It is a good time to let our first annual stats heard.
In 2017, probably the first full-calendar-year cycle of mind2learn’s official operation, we hosted 4 SAT camps in Chicago and Shanghai and worked with about 50 students, from both American and Chinese high schools, for a total of 270 hours of lectures and guided practice.
On the annual average, our students have been rewarded 85-point and 105-point of gains in English and Math, respectively, for their hard work. 28 students gained more than 50 in their English subsection score, while 29 students gained more than 50 in Math. Altogether, 34 students added more than 100 in their total SAT. The programs here raised 11 students to 700+ in English and 26 students to 700+ in math. Stunning individual performances, such as one from 650 to 770 in English or another from 600 to 760 in Math, have been disclosed in separate notices.
In a time of two and half millenniums ago, Lao Tsu, an ancient philosopher in China, studied a breadth of subjects in the then-biggest collection of human experience recorded on bamboo slips. He processed all those information in a couple dozens of years and summed up his learning of all in one simple sentence — “Tao begot one, one begot two, two begot three, three begot all.” This is by far the most effective and efficient learning process on big data, and it was completed once through no computer but with Lao Tsu’s own manpower — his Tao of minds.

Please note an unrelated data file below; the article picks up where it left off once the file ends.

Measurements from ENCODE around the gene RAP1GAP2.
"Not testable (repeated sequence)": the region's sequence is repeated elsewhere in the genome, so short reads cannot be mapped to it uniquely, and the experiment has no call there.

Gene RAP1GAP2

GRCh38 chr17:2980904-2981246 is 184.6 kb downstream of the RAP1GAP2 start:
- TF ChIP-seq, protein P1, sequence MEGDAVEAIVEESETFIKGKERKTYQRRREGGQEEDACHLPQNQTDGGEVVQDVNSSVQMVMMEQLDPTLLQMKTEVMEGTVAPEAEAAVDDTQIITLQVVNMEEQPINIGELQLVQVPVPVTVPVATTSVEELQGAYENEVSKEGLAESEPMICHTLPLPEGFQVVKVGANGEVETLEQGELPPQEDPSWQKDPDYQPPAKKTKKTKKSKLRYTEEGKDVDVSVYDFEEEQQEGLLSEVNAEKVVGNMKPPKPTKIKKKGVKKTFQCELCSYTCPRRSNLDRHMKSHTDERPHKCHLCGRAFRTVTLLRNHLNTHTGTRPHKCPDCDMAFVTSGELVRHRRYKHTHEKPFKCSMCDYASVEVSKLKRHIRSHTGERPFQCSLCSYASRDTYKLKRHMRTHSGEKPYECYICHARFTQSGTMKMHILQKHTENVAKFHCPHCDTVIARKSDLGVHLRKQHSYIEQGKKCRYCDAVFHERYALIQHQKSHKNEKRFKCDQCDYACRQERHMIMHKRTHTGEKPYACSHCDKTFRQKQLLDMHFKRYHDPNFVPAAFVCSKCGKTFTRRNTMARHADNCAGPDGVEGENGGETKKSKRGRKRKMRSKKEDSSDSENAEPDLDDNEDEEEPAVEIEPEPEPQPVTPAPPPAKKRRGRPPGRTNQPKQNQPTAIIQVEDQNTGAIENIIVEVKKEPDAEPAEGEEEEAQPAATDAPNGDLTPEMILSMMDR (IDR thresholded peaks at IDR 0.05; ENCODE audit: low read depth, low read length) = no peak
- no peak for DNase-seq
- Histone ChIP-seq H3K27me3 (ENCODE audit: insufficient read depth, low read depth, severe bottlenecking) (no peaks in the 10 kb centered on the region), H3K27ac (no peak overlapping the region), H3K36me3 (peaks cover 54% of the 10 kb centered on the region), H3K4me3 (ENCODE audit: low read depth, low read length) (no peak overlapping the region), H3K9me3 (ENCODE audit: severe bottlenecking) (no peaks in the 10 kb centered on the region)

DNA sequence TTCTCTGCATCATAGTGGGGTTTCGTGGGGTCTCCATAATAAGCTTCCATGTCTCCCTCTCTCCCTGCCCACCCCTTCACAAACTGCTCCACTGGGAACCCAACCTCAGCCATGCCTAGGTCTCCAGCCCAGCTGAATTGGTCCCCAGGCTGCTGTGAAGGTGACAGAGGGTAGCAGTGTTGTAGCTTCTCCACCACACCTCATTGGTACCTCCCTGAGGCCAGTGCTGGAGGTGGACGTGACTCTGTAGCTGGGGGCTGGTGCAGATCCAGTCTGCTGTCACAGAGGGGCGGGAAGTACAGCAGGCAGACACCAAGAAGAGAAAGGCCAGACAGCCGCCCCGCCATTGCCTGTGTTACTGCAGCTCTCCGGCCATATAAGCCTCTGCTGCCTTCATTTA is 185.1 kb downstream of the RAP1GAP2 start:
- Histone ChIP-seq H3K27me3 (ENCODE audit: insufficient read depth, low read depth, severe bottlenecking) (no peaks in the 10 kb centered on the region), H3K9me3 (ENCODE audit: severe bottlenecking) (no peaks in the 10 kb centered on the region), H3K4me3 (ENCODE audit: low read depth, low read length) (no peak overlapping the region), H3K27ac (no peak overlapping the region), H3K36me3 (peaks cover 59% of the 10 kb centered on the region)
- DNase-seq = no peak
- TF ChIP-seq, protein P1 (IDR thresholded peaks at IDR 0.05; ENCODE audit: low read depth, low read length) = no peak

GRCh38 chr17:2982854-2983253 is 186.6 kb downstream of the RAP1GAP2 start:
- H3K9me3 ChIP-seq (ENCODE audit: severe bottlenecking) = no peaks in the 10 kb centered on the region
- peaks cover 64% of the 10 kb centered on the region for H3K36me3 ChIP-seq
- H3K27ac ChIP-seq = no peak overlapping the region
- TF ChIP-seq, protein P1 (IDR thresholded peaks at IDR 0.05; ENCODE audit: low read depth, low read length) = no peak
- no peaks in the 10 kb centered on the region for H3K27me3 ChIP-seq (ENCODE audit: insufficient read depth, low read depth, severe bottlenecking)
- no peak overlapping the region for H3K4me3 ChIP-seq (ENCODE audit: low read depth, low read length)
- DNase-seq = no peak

How could he do it? The secret is simple — by comparing and contrasting information. Comparing leads to similarity, while contrasting leads to disparity. It is through similarity that we confirm existing knowledge, and disparity that we discover new. Both are innate capacities of our brain, down to the neuron cells and the synapses that these cells are made to perform. All human knowledge is produced through either or both of these two basic biological intellectual capacities.
It is very unfortunate that today's school learning, or knowledge learning in general, interferes with our inborn intellects, the comparing and contrasting. Knowledge, meant to save the successors from the mental suffer experienced the predecessors, has demonstrated a subprime effect of muting the successors’ inborn capacity. When you take in 1+1=2, for example, you have not bothered to think much in its necessary and real term that this abstract mathematical principle is made non-provable.